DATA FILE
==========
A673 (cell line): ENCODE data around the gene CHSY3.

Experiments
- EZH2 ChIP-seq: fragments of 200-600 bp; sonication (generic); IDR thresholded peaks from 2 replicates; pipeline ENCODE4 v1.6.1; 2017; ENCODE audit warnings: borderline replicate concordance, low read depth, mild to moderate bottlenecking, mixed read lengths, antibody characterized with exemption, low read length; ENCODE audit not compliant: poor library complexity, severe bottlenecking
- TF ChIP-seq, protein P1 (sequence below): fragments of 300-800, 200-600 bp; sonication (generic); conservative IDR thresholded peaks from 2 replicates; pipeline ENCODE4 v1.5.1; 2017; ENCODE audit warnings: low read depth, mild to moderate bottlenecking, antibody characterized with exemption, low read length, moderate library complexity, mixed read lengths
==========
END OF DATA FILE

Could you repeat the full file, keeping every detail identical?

A673 (cell line): ENCODE data around the gene CHSY3.

Experiments
- EZH2 ChIP-seq: fragments of 200-600 bp; sonication (generic); IDR thresholded peaks from 2 replicates; pipeline ENCODE4 v1.6.1; 2017; ENCODE audit warnings: borderline replicate concordance, low read depth, mild to moderate bottlenecking, mixed read lengths, antibody characterized with exemption, low read length; ENCODE audit not compliant: poor library complexity, severe bottlenecking
- TF ChIP-seq, protein P1 (sequence below): fragments of 300-800, 200-600 bp; sonication (generic); conservative IDR thresholded peaks from 2 replicates; pipeline ENCODE4 v1.5.1; 2017; ENCODE audit warnings: low read depth, mild to moderate bottlenecking, antibody characterized with exemption, low read length, moderate library complexity, mixed read lengths